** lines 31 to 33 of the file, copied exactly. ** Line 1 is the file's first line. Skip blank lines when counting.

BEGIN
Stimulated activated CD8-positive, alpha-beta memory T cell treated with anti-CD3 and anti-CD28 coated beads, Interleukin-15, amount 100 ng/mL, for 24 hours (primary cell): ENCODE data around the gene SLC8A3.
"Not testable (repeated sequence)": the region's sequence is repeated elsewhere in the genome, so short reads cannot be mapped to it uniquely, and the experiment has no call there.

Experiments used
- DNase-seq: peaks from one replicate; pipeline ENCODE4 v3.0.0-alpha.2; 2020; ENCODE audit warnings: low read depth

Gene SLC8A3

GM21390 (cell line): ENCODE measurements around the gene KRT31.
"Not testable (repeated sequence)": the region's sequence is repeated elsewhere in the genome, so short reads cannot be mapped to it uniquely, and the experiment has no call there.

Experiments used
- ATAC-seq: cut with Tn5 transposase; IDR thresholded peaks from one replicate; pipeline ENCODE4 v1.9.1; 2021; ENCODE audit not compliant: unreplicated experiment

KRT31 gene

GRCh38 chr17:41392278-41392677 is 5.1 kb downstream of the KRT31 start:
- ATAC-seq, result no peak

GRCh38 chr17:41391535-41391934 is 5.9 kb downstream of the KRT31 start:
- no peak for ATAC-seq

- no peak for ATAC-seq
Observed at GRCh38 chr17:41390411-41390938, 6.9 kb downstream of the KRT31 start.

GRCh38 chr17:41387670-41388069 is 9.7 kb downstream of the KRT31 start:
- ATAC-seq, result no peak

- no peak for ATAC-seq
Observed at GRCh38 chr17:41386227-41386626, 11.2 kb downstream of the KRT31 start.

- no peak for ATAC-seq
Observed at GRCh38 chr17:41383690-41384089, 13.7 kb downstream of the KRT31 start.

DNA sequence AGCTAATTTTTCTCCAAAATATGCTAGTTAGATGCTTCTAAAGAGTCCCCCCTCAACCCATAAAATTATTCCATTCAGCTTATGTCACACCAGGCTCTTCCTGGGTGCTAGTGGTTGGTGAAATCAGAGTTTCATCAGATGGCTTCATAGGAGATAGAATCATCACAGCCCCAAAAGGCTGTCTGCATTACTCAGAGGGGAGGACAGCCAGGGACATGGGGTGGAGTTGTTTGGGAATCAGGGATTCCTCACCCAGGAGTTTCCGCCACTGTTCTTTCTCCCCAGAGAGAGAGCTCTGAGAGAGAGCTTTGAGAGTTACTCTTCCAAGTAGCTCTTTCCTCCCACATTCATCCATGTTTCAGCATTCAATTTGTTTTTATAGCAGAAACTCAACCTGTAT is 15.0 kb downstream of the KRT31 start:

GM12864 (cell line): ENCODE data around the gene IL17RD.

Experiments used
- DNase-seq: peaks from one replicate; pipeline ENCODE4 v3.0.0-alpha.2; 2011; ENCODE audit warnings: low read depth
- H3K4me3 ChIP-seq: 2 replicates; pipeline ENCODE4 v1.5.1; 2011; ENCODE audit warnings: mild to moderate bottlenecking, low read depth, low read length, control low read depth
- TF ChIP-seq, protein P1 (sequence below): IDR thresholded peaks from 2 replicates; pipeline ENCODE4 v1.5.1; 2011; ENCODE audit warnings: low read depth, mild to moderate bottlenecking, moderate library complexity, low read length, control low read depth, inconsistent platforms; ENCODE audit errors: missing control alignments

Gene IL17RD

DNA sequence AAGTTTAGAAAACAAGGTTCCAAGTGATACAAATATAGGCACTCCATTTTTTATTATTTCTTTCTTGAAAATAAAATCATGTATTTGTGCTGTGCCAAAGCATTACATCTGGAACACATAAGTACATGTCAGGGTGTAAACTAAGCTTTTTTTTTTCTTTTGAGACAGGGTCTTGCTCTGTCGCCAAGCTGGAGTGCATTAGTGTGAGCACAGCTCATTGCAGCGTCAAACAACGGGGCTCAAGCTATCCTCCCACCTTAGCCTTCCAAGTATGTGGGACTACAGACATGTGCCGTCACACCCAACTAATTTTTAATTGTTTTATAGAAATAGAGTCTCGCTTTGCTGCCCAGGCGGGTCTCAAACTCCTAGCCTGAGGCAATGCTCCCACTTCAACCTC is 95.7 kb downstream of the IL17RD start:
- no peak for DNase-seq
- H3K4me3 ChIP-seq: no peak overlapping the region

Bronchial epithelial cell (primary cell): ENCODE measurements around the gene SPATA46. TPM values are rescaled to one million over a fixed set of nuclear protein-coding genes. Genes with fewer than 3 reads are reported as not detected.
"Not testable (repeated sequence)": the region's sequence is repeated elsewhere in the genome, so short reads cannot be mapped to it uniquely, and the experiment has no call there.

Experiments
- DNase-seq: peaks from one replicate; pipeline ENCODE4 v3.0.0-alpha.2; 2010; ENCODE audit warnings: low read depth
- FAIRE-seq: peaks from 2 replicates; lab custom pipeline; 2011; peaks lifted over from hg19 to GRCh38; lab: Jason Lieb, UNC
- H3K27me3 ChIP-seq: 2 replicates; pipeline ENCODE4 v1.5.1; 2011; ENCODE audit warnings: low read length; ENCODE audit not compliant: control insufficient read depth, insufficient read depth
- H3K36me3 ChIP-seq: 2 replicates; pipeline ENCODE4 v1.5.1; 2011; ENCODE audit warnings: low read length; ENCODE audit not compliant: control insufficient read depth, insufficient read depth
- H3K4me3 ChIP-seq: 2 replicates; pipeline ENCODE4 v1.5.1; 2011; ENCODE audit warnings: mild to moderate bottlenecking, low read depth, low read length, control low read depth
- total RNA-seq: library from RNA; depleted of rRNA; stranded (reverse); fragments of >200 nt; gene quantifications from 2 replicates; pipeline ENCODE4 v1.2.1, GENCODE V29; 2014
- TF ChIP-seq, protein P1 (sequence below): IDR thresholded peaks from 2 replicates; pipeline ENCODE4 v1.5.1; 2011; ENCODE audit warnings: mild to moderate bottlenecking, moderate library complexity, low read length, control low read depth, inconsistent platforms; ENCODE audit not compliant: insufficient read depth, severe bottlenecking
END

- no peak for DNase-seq
- H3K4me3 ChIP-seq: no peak overlapping the region

Bronchial epithelial cell (primary cell): ENCODE measurements around the gene SPATA46. TPM values are rescaled to one million over a fixed set of nuclear protein-coding genes. Genes with fewer than 3 reads are reported as not detected.